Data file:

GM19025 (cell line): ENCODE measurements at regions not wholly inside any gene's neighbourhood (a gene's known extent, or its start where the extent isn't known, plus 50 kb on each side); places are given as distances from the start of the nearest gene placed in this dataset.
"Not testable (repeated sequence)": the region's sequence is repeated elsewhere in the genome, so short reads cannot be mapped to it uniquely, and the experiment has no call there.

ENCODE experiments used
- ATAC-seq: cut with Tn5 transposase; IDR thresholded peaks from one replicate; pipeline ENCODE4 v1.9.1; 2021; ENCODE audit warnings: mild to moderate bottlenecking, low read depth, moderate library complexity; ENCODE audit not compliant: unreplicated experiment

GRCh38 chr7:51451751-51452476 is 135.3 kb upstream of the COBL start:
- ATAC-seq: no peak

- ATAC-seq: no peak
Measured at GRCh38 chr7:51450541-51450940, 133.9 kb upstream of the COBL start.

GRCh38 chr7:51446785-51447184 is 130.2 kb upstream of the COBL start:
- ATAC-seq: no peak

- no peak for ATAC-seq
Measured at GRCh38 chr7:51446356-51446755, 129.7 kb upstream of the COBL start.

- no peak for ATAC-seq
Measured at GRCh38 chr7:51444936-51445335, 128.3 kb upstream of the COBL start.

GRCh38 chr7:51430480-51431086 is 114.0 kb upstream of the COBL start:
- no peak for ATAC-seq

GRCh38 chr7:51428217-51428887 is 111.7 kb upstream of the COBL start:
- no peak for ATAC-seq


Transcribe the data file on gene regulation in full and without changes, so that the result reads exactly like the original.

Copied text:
GM19025 (cell line): ENCODE measurements at regions not wholly inside any gene's neighbourhood (a gene's known extent, or its start where the extent isn't known, plus 50 kb on each side); places are given as distances from the start of the nearest gene placed in this dataset.
"Not testable (repeated sequence)": the region's sequence is repeated elsewhere in the genome, so short reads cannot be mapped to it uniquely, and the experiment has no call there.

ENCODE experiments used
- ATAC-seq: cut with Tn5 transposase; IDR thresholded peaks from one replicate; pipeline ENCODE4 v1.9.1; 2021; ENCODE audit warnings: mild to moderate bottlenecking, low read depth, moderate library complexity; ENCODE audit not compliant: unreplicated experiment

GRCh38 chr7:51451751-51452476 is 135.3 kb upstream of the COBL start:
- ATAC-seq: no peak

- ATAC-seq: no peak
Measured at GRCh38 chr7:51450541-51450940, 133.9 kb upstream of the COBL start.

GRCh38 chr7:51446785-51447184 is 130.2 kb upstream of the COBL start:
- ATAC-seq: no peak

- no peak for ATAC-seq
Measured at GRCh38 chr7:51446356-51446755, 129.7 kb upstream of the COBL start.

- no peak for ATAC-seq
Measured at GRCh38 chr7:51444936-51445335, 128.3 kb upstream of the COBL start.

GRCh38 chr7:51430480-51431086 is 114.0 kb upstream of the COBL start:
- no peak for ATAC-seq

GRCh38 chr7:51428217-51428887 is 111.7 kb upstream of the COBL start:
- no peak for ATAC-seq